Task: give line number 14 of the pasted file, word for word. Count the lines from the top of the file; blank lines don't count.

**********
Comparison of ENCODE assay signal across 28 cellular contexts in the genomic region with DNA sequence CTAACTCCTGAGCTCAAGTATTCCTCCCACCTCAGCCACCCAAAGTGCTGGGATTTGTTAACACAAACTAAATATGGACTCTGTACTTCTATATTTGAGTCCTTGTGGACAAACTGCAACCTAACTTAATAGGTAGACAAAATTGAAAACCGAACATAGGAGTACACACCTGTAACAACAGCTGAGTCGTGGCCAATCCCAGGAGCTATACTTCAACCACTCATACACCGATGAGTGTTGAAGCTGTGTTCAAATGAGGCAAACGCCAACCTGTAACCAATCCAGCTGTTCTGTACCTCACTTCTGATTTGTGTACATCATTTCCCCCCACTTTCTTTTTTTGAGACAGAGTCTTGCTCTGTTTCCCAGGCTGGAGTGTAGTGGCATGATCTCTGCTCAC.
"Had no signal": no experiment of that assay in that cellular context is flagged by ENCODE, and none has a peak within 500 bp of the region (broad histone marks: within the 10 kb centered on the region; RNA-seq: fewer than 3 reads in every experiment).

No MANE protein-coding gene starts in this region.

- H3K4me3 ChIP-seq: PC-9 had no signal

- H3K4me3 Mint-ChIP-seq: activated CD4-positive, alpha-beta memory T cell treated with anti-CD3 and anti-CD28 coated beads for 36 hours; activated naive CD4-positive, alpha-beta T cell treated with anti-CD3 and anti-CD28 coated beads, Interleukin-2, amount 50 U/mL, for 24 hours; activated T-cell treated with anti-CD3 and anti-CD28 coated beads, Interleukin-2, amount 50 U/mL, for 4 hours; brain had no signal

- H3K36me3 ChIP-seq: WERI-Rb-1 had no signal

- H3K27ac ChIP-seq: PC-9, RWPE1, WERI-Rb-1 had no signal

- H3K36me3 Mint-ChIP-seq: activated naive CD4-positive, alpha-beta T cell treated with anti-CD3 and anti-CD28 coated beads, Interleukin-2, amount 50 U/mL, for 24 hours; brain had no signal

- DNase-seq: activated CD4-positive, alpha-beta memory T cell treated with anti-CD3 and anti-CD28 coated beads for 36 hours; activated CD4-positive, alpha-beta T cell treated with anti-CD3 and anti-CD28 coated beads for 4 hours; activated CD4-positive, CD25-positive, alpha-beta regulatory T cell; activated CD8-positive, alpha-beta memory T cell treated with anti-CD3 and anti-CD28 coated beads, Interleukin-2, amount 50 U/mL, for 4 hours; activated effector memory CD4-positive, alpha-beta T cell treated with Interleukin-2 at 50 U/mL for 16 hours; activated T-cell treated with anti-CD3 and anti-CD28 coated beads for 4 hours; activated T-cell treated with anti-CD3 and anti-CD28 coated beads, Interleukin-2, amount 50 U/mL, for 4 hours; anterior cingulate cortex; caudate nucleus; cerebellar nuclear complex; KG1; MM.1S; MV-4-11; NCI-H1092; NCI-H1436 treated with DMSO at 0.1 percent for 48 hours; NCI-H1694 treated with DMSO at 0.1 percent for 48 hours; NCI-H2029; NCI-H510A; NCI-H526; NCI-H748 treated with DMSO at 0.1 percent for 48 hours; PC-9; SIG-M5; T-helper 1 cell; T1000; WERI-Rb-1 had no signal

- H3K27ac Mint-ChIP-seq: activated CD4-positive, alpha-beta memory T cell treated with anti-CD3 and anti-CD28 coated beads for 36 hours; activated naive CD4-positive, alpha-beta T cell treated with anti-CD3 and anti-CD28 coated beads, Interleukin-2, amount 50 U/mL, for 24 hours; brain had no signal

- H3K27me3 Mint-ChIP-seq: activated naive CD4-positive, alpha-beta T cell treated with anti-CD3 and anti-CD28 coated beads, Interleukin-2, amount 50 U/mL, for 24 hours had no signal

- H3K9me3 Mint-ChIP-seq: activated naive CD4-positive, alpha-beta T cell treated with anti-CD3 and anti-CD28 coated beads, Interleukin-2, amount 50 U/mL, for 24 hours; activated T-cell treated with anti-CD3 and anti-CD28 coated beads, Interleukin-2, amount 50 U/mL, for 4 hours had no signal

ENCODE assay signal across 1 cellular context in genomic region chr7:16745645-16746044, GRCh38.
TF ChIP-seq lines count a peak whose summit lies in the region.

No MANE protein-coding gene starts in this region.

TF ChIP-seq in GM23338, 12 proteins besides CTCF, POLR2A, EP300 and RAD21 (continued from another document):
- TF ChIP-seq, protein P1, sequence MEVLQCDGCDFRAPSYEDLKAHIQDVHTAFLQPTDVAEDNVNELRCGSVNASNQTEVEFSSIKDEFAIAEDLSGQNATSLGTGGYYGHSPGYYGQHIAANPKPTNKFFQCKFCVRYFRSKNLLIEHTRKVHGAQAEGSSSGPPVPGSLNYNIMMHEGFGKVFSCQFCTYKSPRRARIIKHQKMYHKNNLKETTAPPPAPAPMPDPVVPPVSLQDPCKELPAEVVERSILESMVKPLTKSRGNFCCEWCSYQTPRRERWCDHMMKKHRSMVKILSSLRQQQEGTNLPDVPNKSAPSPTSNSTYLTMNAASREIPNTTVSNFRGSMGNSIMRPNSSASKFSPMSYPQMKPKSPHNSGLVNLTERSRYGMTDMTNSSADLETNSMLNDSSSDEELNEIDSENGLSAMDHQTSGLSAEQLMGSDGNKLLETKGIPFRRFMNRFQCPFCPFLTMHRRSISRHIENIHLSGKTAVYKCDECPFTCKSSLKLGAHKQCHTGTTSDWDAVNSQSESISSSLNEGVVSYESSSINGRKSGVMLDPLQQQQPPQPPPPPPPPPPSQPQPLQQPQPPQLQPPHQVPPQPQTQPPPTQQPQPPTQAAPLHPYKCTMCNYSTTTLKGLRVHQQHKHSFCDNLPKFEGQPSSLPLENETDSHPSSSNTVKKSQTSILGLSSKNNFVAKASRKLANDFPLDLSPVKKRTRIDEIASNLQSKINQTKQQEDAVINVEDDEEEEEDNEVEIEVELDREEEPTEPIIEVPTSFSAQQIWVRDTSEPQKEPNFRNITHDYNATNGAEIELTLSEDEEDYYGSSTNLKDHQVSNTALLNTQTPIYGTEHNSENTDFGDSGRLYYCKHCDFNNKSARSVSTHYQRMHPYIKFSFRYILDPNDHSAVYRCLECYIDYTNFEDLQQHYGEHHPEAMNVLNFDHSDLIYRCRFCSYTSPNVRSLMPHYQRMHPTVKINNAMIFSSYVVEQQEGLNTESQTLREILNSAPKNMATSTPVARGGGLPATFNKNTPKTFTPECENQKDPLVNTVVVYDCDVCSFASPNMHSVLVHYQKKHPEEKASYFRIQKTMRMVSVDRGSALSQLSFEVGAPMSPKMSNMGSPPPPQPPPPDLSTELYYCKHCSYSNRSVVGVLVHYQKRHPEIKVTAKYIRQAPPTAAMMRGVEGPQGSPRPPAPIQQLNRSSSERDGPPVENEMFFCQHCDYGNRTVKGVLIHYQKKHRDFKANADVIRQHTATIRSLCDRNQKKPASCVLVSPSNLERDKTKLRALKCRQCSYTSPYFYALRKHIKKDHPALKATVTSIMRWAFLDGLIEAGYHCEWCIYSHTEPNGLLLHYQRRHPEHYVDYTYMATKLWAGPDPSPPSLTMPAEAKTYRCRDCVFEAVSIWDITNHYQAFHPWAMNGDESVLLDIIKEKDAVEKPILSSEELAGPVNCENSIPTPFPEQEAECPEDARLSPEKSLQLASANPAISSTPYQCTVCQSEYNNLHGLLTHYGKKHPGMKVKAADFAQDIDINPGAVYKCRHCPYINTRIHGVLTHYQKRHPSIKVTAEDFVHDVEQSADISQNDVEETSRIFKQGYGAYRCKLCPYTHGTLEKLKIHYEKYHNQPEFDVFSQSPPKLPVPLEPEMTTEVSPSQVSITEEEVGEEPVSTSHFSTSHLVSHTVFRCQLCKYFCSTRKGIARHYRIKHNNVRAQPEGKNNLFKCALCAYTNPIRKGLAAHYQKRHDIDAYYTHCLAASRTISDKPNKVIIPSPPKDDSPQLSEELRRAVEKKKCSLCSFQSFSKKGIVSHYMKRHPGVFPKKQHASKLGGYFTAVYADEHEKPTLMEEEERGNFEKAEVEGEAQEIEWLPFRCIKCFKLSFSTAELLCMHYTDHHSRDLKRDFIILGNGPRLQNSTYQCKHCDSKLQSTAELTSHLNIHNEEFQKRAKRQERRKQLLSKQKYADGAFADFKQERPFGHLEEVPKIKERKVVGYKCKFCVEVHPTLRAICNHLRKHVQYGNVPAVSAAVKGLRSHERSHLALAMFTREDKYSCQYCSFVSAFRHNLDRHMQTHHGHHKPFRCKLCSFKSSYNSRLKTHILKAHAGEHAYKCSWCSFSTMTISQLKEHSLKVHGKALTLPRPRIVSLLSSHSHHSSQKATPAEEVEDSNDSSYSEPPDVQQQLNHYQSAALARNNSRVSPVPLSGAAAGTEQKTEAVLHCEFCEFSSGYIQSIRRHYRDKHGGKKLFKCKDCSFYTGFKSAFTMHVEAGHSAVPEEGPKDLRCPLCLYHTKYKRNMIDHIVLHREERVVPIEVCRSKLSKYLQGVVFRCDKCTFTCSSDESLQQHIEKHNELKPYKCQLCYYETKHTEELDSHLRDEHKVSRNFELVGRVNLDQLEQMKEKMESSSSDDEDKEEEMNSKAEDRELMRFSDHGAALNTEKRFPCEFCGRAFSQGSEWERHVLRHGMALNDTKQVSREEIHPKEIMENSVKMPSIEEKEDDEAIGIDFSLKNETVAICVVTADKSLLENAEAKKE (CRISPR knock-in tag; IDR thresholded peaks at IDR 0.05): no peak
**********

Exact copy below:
TF ChIP-seq lines count a peak whose summit lies in the region.